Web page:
Without change, we're not far from a future where no minor infraction (jaywalking, drug use in your backyard) will go unnoticed by automated processes. We're then in a no-win situation where either we fall into tyranny of individuals empowered by these systems, or, if the law is instead enforced equally in all cases - a tyranny of the law itself expanded far beyond the domain it was ever intended - as I outline here:


Thankfully, some states like Taiwan have seen this danger, and are already working to implement systems designed to preserve individual privacy in the age of AI and big-data and even go so far as to attempt to prevent the future reverse engineering of their datasets:


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Feb 27·edited Mar 8

I don't think it's that difficult. People rail against conservative Boomers and totalitarianism all the time (though, that sounds wrong - it's authoritarian and not NK style totalitarianism as there's still a lot of non-political personal freedom here). Meanwhile, there's slow but steady income growth and some hand waving about inclusive growth but everyone knows it's all about being close to the people in power and, hopefully, not getting burned when they invariably look to make an example out of someone.

Liberal countries just need to keep doing what they're doing, accept immigrants and maintain their comparative advantages while re-developing a new trading bloc and disciplining their companies so they don't repeat the errors of the past. Meanwhile, they need to sew up better trading relationships with the developing world. Above all, there needs to be a path to eventual prosperity for one's progeny in the Western world. That's where you guys have dropped the ball.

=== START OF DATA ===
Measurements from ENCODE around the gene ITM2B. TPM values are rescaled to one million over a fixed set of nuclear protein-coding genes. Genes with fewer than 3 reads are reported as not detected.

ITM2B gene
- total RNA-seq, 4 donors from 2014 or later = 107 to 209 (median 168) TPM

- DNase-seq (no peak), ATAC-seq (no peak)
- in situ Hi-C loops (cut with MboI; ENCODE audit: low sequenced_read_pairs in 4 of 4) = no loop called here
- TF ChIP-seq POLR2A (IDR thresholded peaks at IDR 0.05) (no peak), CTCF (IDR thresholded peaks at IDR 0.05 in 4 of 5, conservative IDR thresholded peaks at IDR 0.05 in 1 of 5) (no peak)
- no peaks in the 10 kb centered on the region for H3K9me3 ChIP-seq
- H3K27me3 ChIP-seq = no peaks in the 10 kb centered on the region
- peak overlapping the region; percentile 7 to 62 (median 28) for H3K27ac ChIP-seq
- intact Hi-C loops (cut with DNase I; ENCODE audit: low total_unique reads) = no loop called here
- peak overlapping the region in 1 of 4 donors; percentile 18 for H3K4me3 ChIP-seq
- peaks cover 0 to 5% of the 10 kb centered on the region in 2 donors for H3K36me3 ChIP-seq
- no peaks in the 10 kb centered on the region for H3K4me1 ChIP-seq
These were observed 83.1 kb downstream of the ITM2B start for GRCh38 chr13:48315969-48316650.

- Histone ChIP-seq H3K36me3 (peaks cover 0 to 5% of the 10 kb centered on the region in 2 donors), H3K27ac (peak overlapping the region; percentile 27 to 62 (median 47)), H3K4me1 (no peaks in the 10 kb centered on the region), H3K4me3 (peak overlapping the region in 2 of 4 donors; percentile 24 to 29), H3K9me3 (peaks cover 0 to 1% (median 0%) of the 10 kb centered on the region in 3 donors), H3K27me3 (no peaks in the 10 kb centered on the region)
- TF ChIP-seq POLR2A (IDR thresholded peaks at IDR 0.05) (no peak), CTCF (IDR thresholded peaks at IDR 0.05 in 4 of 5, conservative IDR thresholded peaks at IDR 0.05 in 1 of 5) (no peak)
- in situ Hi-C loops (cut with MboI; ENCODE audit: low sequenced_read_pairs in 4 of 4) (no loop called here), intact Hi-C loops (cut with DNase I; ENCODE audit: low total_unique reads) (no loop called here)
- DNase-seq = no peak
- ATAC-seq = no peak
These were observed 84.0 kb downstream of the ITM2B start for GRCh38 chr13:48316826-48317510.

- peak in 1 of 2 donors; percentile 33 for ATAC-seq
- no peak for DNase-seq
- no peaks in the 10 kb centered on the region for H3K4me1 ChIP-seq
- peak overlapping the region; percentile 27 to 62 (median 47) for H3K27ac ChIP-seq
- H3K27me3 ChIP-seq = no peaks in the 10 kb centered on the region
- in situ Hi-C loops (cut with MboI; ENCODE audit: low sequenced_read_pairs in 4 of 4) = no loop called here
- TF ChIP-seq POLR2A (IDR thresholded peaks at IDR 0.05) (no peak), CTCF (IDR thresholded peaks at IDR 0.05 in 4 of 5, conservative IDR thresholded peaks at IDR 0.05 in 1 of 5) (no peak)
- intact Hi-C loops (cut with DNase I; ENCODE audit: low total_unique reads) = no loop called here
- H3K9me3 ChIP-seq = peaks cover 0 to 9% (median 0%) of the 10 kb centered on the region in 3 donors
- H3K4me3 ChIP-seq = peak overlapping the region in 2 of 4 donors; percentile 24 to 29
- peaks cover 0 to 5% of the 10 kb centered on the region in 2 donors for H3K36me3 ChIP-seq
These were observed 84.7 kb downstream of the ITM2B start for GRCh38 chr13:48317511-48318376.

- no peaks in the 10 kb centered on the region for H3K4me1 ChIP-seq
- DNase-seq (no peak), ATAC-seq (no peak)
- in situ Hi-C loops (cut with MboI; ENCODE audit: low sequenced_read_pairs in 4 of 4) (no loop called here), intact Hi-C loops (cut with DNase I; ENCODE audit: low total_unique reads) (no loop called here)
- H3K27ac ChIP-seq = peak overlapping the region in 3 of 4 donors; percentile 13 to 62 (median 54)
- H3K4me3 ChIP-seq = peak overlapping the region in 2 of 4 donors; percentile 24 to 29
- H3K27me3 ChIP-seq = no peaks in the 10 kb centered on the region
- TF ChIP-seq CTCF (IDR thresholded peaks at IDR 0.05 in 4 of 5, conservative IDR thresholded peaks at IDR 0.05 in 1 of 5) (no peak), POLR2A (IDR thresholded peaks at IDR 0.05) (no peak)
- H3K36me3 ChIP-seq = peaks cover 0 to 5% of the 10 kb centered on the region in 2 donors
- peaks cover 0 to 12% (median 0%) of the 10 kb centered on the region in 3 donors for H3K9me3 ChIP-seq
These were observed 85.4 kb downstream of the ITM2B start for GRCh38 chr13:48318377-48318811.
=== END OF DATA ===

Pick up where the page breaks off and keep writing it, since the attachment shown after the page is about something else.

The flip side of China (or, rather, the CCP) wanting control over the racial group is that it kinda wants nothing to do with the rest of the races out there. They'll happy kowtow to the elites of every country, of course. Sharp power can, over the long haul, be countered by soft power and hard economic power.

The firewall hasn't come here in HK just yet.

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This is an excellent article, but I think a far bigger threat than Chinese totalitarianism is the rise of the same methods within wealthy Western nations. Over the last few years, Western nations seem determined to copy the methods of Chinese Communists rather than preserve our freedoms. I hope that you write a follow-up article on that topic.

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"Then two things happened. First, internet users migrated from the Web (where attempts at tracking can be detected and blocked) to apps, which watch and record pretty much everything you do in the app. Second, internet use switched from PCs to smartphones, which are far easier to track in physical space, and far easier to link to a user."